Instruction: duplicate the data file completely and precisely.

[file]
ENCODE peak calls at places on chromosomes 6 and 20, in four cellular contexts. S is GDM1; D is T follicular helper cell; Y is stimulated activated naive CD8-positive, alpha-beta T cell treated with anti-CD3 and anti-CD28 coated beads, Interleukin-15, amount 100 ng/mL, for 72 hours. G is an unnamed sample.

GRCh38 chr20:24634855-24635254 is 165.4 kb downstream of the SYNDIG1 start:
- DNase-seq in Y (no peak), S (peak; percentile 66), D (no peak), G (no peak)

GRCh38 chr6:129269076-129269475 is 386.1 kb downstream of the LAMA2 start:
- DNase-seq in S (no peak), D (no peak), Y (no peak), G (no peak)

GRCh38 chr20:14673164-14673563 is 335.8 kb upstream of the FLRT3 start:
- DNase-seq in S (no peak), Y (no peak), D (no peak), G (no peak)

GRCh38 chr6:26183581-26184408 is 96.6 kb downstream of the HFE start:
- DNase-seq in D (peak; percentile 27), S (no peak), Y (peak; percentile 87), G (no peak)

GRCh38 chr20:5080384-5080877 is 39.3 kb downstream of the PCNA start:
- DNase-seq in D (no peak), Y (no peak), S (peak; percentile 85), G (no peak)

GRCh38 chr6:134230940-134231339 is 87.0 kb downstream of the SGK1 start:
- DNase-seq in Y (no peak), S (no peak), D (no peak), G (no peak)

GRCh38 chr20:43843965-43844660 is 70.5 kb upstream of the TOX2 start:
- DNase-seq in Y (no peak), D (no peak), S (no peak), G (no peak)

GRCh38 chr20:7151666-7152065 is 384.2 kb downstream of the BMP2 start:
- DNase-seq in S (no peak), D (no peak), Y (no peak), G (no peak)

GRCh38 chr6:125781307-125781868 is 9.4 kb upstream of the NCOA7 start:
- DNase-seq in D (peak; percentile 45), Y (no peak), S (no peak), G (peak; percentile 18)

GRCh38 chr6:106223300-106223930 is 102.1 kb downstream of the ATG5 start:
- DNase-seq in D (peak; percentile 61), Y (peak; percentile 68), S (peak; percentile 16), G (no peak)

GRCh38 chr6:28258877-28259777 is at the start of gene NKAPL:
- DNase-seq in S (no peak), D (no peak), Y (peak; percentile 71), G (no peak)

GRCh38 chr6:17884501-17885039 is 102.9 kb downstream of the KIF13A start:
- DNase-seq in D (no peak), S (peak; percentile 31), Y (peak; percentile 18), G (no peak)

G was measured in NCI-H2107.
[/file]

ENCODE peak calls at places on chromosomes 6 and 20, in four cellular contexts. S is GDM1; D is T follicular helper cell; Y is stimulated activated naive CD8-positive, alpha-beta T cell treated with anti-CD3 and anti-CD28 coated beads, Interleukin-15, amount 100 ng/mL, for 72 hours. G is an unnamed sample.

GRCh38 chr20:24634855-24635254 is 165.4 kb downstream of the SYNDIG1 start:
- DNase-seq in Y (no peak), S (peak; percentile 66), D (no peak), G (no peak)

GRCh38 chr6:129269076-129269475 is 386.1 kb downstream of the LAMA2 start:
- DNase-seq in S (no peak), D (no peak), Y (no peak), G (no peak)

GRCh38 chr20:14673164-14673563 is 335.8 kb upstream of the FLRT3 start:
- DNase-seq in S (no peak), Y (no peak), D (no peak), G (no peak)

GRCh38 chr6:26183581-26184408 is 96.6 kb downstream of the HFE start:
- DNase-seq in D (peak; percentile 27), S (no peak), Y (peak; percentile 87), G (no peak)

GRCh38 chr20:5080384-5080877 is 39.3 kb downstream of the PCNA start:
- DNase-seq in D (no peak), Y (no peak), S (peak; percentile 85), G (no peak)

GRCh38 chr6:134230940-134231339 is 87.0 kb downstream of the SGK1 start:
- DNase-seq in Y (no peak), S (no peak), D (no peak), G (no peak)

GRCh38 chr20:43843965-43844660 is 70.5 kb upstream of the TOX2 start:
- DNase-seq in Y (no peak), D (no peak), S (no peak), G (no peak)

GRCh38 chr20:7151666-7152065 is 384.2 kb downstream of the BMP2 start:
- DNase-seq in S (no peak), D (no peak), Y (no peak), G (no peak)

GRCh38 chr6:125781307-125781868 is 9.4 kb upstream of the NCOA7 start:
- DNase-seq in D (peak; percentile 45), Y (no peak), S (no peak), G (peak; percentile 18)

GRCh38 chr6:106223300-106223930 is 102.1 kb downstream of the ATG5 start:
- DNase-seq in D (peak; percentile 61), Y (peak; percentile 68), S (peak; percentile 16), G (no peak)

GRCh38 chr6:28258877-28259777 is at the start of gene NKAPL:
- DNase-seq in S (no peak), D (no peak), Y (peak; percentile 71), G (no peak)

GRCh38 chr6:17884501-17885039 is 102.9 kb downstream of the KIF13A start:
- DNase-seq in D (no peak), S (peak; percentile 31), Y (peak; percentile 18), G (no peak)

G was measured in NCI-H2107.